From Facebook groups mocking the Holocaust to false claims between Muslim immigrants and antisemitic attacks, these October highlights are an overview of the most significant results of our monitoring of traditional and new media in Belgium, France, Germany, Greece, Hungary, and the United Kingdom.
A vile hate-filled website is in the process of being taken down, after GTTO partner Licra and other NGOs in France have prompted a legal action against it.
In expressing his commitment to combat pedophilia, British Home Secretary put unnecessary emphasis on the descent of the perpetrators, thus risking stigmatising a whole community rather than just the culprits. This is Britain's media monitoring highlight for October.
On “With you” programme on SKAI TV, a panel of guests were allowed to express a series of derogatory anti-Muslim and racist remarks without being unchallenged by the host. Despite being introduced as “ordinary citizens”, some of them were editors of far-right newspapers. This is Greece's media monitoring highlight for October.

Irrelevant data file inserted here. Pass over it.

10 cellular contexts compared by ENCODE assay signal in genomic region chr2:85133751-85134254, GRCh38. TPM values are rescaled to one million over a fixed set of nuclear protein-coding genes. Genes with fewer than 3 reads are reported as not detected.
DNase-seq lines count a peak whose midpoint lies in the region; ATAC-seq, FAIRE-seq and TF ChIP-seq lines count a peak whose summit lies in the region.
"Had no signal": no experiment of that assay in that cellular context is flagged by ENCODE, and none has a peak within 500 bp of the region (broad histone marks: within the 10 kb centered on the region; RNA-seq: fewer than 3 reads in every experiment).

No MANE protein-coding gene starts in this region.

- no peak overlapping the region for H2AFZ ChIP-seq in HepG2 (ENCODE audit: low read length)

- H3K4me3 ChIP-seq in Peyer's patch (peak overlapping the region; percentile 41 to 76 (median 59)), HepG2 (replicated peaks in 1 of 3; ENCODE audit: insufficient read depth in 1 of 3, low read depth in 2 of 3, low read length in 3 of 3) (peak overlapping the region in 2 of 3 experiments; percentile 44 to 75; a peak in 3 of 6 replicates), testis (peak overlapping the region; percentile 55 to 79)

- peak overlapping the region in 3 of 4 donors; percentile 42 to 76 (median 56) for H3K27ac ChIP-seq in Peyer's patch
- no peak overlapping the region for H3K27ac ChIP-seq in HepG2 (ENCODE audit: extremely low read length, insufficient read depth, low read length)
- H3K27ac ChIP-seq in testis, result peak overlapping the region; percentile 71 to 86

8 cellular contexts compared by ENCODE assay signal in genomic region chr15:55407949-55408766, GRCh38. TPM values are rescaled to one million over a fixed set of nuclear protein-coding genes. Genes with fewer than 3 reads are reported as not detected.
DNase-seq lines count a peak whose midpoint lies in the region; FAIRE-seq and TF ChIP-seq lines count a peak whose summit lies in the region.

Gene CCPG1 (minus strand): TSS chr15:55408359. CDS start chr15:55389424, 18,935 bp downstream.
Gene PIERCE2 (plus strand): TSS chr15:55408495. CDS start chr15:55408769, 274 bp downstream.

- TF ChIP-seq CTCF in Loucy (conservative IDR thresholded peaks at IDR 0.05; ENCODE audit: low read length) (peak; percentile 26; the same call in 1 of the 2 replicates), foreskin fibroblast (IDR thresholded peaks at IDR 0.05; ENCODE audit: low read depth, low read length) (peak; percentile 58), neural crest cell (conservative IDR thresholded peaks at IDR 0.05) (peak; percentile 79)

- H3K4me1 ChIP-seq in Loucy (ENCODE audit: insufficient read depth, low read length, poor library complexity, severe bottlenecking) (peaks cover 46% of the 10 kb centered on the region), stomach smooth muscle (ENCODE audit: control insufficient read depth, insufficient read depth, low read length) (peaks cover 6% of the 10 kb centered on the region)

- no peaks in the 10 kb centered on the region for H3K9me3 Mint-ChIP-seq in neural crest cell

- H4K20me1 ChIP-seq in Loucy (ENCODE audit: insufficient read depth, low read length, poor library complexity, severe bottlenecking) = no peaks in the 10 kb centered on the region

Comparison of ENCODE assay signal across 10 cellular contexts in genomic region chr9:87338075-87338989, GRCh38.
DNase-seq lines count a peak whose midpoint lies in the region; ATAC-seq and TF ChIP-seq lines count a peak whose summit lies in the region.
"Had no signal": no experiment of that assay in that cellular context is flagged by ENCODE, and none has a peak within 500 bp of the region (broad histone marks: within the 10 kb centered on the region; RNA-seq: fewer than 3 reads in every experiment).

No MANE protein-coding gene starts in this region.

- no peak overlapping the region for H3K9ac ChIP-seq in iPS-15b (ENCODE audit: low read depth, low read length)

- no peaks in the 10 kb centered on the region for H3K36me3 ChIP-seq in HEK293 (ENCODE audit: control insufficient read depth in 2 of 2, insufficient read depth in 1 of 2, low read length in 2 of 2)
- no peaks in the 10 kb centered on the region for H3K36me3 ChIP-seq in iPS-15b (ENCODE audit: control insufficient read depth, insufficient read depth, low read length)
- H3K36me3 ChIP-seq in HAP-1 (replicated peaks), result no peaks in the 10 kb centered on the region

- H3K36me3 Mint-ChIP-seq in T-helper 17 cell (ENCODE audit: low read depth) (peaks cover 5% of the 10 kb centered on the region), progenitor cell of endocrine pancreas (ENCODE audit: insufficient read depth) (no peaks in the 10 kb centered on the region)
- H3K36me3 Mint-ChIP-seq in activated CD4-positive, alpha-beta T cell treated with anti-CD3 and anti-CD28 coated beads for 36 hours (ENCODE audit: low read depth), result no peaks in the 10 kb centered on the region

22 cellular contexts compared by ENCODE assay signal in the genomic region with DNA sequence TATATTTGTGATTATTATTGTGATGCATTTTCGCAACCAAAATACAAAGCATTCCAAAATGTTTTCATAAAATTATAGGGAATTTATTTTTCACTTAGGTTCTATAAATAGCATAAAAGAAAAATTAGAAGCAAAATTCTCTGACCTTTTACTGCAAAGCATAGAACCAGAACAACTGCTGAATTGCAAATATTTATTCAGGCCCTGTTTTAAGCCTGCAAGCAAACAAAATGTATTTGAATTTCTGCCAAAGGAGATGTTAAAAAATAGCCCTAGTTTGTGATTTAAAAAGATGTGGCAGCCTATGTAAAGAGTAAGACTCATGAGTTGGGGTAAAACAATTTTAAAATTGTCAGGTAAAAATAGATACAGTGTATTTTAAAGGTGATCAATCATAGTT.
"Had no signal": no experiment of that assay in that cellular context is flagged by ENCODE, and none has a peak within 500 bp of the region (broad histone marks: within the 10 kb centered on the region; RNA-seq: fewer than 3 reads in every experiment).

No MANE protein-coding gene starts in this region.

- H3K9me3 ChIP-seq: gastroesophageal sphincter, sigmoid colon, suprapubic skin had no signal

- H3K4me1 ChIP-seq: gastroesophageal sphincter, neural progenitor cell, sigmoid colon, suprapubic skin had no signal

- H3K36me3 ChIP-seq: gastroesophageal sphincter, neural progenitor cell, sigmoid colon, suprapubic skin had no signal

In a column on Epoch Times, a far-right author claims that a UN agreement is a proof of conspiracy, and describes Muslim prayers in public spaces as “provocative”. This is Germany's media monitoring highlight for October.
Hirado, a TV programme on the Hungarian public broadcaster, claims that Hungary is providing a safe space for Jews because of their anti-immigration policies. This is Hungary's media monitoring highlight for October.
On 19th September 2018, Belgium’s leading progressive francophone daily Le Soir published a video-guide to the upcoming elections. Among other information, their video claimed that around 130,000 foreign citizens have been fraudulently registered as voters.
Belgian right-wing youth movement ‘Schild en Vrienden’ is being investigated for antisemitic, anti-Muslim, xenophobic, racist and sexist content posted on secret Facebook groups.
Richard Dawkins tweeted a comparison between the Christian and the Muslim calls to prayer, the Church bells and the Adhan, calling one “nice” and the other “aggressive”. We felt this was more of an prejudiced view about Islam than a detailed auditory analysis. You can read the full article here.